Gold Panning Tips and Techniques

One of the reasons why gold panning is so popular is because it requires very minimal equipment to get started. As long as you have a pan, a stream and the determination to find gold, you can hop into this fun and rewarding hobby with little effort. However, to improve your odds of finding any significant amount of gold, you must know the correct panning technique. The fact is that most beginners don't know the proper way to pan, and as a result, they leave behind huge sums of valuable gold. To ensure you get the most gold possible from your panning trips, you should use the following technique listed below.

Finding a Stream or River

Gold Panning StreamWhen you're ready to start panning, you'll need to find a stream or river that's likely to contain gold. We go over how to choose a location for gold panning on a different page of our site, and we highly recommend you read it before jumping into just any nearby stream or river. If you aren't careful, you might end up trespassing or illegally prospecting on someone else's claim, both of which are big no-nos that should be avoided. Thankfully, there are still plenty of legal areas where panning is allowed for little-to-no cost, but it's up to you to find them.

Ideally, the best place to pan for gold is on a slow-moving stream or river where there's a large rock or log on the bank for you to sit on. Trust me, your legs, knees and fit will grow weak after standing up panning for hours. Something as simple as a large rock will provide you with nature's very own chair to sit down and rest.

Now that you're ready to start panning, go look for some dirt and gravel to scoop up with your pan from the bottom of the water. One of the things I've noticed during my 10+ years of gold panning is that gold tends to settle at areas in rivers or streams where fast-moving water slows down. While you're probably eager to get in and start panning, you should first scout the waterway to look for pockets where gold and other heavy sediments may be trapped. These areas are going to be your best shot at finding placer deposits containing gold.

Gold Panning TechniqueFilling Up Your Pan

Okay, now it's time to start filling up your pan with sand and gravel deposits (hopefully gold too) from the stream or river. To do this, take your pan and fill it about 3/4 of the way full. Some people may find this is a bit excessive, but you'll quickly learn that the more dirt and gravel you go through, the more gold you'll find; therefore, it's in your best interests to get into the habit of panning gold in a fast and efficient manner.

While you're filling the pan up, go ahead and remove any large rocks, driftwood or other materials that were accidentally scooped up. These items take up valuable space in your pan that could be used for gold-containing mineral deposits. In fact, it's not a bad idea to clear the bottom of the river or stream where you plan to scoop up gravel and dirt of any large rocks.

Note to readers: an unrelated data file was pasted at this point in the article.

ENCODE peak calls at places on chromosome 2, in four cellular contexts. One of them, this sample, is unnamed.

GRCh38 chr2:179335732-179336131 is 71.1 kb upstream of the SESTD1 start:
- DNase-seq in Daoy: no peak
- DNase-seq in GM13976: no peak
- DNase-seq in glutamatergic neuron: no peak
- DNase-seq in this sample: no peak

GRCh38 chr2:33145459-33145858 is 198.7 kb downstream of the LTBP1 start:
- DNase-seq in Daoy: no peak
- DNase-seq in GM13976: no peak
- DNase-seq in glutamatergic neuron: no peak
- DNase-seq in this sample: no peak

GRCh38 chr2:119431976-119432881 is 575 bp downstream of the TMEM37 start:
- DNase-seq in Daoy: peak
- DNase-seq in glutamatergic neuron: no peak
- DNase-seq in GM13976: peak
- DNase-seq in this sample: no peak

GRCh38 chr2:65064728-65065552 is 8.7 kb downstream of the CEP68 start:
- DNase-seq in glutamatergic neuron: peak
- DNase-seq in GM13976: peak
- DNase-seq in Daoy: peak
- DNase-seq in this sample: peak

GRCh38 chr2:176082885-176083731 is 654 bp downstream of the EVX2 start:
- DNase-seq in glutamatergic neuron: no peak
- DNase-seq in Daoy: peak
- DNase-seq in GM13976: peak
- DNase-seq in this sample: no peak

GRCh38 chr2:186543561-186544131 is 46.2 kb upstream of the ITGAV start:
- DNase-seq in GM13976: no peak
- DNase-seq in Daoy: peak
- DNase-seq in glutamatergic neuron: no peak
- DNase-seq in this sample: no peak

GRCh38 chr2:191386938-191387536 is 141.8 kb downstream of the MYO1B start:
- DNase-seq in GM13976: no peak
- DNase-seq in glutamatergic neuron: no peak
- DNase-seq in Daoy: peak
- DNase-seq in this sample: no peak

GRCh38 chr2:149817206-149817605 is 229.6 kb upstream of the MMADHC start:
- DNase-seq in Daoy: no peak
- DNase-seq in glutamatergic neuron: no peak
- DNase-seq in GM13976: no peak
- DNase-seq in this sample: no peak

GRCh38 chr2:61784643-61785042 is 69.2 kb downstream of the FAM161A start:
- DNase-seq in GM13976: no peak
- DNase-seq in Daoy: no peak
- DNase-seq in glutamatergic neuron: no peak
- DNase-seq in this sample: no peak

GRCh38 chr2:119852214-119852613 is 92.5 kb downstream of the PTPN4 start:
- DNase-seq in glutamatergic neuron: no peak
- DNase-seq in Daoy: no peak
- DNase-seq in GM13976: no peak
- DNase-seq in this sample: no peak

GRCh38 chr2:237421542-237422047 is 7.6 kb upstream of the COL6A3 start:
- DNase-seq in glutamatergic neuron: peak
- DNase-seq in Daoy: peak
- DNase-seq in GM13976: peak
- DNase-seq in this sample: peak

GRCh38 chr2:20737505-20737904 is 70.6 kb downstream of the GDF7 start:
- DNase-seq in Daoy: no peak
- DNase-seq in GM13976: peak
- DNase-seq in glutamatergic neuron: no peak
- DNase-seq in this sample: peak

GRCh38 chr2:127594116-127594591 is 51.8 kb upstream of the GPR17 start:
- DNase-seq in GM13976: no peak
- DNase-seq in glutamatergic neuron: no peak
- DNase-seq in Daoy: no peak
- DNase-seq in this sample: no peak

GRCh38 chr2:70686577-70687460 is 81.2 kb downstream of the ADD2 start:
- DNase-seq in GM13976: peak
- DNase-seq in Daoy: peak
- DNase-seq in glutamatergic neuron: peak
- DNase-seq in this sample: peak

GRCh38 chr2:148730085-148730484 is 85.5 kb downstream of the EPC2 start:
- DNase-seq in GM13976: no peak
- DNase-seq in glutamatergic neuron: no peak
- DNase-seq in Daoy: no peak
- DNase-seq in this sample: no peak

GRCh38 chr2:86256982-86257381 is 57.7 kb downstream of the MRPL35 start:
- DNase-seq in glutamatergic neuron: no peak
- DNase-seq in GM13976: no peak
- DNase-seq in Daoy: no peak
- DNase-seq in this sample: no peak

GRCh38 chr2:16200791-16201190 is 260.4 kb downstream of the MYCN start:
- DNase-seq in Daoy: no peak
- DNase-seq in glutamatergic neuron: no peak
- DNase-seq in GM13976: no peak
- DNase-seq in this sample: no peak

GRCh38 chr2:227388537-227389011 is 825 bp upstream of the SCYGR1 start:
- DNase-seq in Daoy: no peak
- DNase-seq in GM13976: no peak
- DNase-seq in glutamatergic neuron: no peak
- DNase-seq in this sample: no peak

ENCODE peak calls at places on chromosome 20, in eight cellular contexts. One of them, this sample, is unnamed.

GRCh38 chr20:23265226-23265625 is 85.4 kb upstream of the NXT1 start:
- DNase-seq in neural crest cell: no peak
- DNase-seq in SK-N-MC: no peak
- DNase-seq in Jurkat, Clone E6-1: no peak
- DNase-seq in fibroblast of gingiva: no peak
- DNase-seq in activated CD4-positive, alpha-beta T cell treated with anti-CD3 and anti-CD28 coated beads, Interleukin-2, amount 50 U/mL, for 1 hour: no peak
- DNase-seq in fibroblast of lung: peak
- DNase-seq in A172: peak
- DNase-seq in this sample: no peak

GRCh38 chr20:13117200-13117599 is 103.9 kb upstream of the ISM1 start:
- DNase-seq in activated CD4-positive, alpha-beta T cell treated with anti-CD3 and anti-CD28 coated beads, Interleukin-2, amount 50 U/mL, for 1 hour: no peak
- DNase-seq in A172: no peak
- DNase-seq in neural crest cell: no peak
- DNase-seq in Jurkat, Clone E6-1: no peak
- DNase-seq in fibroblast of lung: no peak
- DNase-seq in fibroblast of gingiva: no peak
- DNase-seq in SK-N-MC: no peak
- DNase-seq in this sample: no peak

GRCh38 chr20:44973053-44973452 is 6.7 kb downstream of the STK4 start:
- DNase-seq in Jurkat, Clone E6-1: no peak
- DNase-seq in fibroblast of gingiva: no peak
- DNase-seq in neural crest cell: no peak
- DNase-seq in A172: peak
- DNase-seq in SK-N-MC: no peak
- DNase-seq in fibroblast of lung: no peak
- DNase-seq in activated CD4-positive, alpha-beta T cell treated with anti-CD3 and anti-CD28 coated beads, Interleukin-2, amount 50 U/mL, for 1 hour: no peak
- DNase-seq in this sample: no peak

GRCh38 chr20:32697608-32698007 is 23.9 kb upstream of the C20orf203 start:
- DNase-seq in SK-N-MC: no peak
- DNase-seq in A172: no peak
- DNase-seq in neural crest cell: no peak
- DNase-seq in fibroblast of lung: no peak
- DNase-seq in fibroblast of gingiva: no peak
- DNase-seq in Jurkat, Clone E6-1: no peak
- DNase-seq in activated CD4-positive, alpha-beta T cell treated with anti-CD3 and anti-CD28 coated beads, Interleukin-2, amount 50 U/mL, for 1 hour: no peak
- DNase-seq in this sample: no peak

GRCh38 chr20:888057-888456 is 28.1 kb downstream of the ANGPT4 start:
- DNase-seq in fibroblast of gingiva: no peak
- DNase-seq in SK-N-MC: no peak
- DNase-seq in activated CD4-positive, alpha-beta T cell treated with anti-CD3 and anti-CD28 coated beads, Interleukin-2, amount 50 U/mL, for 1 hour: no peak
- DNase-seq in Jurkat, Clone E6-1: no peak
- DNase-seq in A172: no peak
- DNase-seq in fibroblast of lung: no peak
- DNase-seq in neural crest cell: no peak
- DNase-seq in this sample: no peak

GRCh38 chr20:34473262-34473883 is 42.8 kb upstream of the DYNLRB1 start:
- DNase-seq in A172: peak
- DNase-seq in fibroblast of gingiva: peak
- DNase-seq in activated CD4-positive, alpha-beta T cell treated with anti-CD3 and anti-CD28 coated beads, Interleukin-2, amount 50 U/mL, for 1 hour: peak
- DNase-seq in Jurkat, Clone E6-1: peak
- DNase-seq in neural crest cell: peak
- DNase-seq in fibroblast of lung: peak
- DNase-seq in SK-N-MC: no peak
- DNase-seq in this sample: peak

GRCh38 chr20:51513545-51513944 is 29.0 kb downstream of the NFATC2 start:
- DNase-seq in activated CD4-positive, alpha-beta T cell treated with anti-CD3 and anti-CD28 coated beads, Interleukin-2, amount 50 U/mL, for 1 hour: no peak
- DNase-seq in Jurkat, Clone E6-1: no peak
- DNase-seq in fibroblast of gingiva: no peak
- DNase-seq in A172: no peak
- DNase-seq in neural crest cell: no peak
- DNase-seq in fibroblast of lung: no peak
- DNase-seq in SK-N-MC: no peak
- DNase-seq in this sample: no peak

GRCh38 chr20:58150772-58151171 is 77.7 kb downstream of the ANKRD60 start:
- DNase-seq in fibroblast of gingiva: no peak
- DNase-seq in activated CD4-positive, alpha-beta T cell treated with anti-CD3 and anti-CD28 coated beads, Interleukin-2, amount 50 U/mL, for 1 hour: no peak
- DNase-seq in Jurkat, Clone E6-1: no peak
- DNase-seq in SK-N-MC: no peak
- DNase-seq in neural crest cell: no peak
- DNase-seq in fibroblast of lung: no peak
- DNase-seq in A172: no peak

Uncovering Your Gold

If you ask ten different experienced gold panners what the best technique is for uncovering gold, you'll probably get ten different answers. Like most things in life, practice takes perfect, and you may develop your own technique after getting some experience under your belt. With that said, you'll need to get the basic fundamentals of panning down first. When your pan is filled about 3/4 of the way up with sand and gravel, dip it completely underneath the water and shake it around in a clockwise motion. Unless you're familiar with gold panning and prospecting, you might be wondering what purpose this serves. Well, there are a couple different reasons for this, one of which is to settle the gold on the bottom of the pan. Gold is one of the heavier metals found in sediments; therefore, it naturally settles to the bottom.

Another reason for shaking the pan while it's submerged is to remove the lighter sediments and rocks. When you shake a pan filled with gravel and sand, the lighter dirt will float to the top and hopefully wash away. In order for it to wash away, you'll need to dip it in a part of the stream or river where the current is actively moving.  Don't make the mistake of trying to dip your pan in a stagnant pool of water, as the dirt and other light sediments won't wash away.

Your ultimate goal when swishing the pan back and forth is to remove everything except the gold nuggets and flakes. When there's only a couple of inches of dirt left in your pan, take it to the surface where you can dip some water in to help swirl the contents around. It may take some serious swishing to finally get there, but continue doing it and you'll eventually be left with a pile of black sand with gold mixed in. Some prospectors may use tweezers or other tools to pick out the gold during this step, but I recommend using your finger. You can pick through the black sand using your finger and move any gold you find off to the side.

Simple Gold Panning Tips:

  • Bring a pair of thick water boots or waders to keep your feet dry. Even if it's a hot summer day, you probably don't want to have your feet wet the entire time you're panning.
  • Keep a small glass vial on you for storing any gold flakes you come across. They may seem insignificant, but they will quickly add up in value.
  • A plastic sniffer bottle can be used to suck up flakes that are too small for your fingers or tweezers to get.
  • The black sand at the bottom of your band is highly magnetic, so you can use a magnet to help separate the gold from it.
  • While you'll need to use some force and muscle when swishing the pan back and forth, you don't want to knock any gold out of your pan. Keep practicing until you find a happy medium where the gold is settling to the bottom and the lighter sediments are floating out.